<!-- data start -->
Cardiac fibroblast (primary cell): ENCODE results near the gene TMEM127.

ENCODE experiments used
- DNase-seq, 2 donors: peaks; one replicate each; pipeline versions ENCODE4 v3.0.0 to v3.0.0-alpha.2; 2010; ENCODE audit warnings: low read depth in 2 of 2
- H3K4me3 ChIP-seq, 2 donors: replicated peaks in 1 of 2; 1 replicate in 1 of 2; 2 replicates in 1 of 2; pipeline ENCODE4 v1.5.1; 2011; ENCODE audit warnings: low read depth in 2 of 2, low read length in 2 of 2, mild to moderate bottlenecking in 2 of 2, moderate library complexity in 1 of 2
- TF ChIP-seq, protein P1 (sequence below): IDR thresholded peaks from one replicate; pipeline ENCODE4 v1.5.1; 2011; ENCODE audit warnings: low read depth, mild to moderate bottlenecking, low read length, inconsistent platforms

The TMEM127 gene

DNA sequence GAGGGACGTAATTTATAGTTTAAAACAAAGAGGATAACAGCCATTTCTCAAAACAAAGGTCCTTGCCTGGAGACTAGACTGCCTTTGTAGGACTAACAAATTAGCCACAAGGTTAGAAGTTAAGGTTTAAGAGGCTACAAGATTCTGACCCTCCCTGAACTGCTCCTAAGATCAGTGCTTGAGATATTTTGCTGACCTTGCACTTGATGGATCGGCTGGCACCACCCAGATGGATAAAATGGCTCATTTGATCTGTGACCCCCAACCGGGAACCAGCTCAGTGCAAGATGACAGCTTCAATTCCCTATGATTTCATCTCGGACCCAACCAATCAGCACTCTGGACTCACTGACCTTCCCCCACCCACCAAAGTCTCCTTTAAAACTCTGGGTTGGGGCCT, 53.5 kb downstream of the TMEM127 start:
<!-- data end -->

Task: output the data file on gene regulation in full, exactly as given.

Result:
Cardiac fibroblast (primary cell): ENCODE results near the gene TMEM127.

ENCODE experiments used
- DNase-seq, 2 donors: peaks; one replicate each; pipeline versions ENCODE4 v3.0.0 to v3.0.0-alpha.2; 2010; ENCODE audit warnings: low read depth in 2 of 2
- H3K4me3 ChIP-seq, 2 donors: replicated peaks in 1 of 2; 1 replicate in 1 of 2; 2 replicates in 1 of 2; pipeline ENCODE4 v1.5.1; 2011; ENCODE audit warnings: low read depth in 2 of 2, low read length in 2 of 2, mild to moderate bottlenecking in 2 of 2, moderate library complexity in 1 of 2
- TF ChIP-seq, protein P1 (sequence below): IDR thresholded peaks from one replicate; pipeline ENCODE4 v1.5.1; 2011; ENCODE audit warnings: low read depth, mild to moderate bottlenecking, low read length, inconsistent platforms

The TMEM127 gene

DNA sequence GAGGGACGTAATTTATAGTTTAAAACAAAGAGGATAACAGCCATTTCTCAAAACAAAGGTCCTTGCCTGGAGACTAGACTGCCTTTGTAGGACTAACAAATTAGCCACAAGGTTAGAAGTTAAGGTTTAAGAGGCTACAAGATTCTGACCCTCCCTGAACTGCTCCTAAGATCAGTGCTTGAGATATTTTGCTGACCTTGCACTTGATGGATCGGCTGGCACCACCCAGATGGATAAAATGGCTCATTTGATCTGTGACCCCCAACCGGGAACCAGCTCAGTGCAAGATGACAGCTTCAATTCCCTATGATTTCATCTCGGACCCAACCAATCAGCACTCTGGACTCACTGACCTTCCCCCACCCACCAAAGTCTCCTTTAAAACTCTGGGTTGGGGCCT, 53.5 kb downstream of the TMEM127 start: